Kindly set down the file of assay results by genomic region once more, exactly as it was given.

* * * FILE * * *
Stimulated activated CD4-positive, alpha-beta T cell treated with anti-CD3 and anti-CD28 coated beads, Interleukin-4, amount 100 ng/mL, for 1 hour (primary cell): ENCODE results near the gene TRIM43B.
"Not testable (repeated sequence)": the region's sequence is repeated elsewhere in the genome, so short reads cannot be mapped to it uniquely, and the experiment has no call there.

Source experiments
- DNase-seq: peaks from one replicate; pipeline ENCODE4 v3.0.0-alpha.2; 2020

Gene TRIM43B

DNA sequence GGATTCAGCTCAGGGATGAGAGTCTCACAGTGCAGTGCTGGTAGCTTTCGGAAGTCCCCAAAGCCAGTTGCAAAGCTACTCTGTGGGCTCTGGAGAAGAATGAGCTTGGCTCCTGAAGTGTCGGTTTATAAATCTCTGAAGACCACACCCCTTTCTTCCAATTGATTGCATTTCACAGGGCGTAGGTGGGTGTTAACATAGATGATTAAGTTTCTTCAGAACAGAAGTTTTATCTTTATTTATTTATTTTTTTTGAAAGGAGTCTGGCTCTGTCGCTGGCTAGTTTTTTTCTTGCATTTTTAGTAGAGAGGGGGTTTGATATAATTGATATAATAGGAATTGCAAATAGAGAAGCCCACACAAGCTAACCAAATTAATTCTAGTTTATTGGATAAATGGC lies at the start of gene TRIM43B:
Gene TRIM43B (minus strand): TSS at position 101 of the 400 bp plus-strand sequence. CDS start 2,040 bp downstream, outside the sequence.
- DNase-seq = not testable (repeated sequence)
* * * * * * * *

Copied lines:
Stimulated activated CD4-positive, alpha-beta T cell treated with anti-CD3 and anti-CD28 coated beads, Interleukin-4, amount 100 ng/mL, for 1 hour (primary cell): ENCODE results near the gene TRIM43B.
"Not testable (repeated sequence)": the region's sequence is repeated elsewhere in the genome, so short reads cannot be mapped to it uniquely, and the experiment has no call there.

Source experiments
- DNase-seq: peaks from one replicate; pipeline ENCODE4 v3.0.0-alpha.2; 2020

Gene TRIM43B

DNA sequence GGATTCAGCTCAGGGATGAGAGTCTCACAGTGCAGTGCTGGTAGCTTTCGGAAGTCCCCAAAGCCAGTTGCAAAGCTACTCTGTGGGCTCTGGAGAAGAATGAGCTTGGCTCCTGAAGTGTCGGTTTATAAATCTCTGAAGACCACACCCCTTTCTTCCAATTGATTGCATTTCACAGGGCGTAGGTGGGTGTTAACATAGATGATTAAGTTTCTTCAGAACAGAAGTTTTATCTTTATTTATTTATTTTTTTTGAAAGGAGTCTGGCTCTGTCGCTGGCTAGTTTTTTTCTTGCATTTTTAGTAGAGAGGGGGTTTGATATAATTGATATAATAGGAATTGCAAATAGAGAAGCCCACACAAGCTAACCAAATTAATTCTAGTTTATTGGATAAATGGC lies at the start of gene TRIM43B:
Gene TRIM43B (minus strand): TSS at position 101 of the 400 bp plus-strand sequence. CDS start 2,040 bp downstream, outside the sequence.
- DNase-seq = not testable (repeated sequence)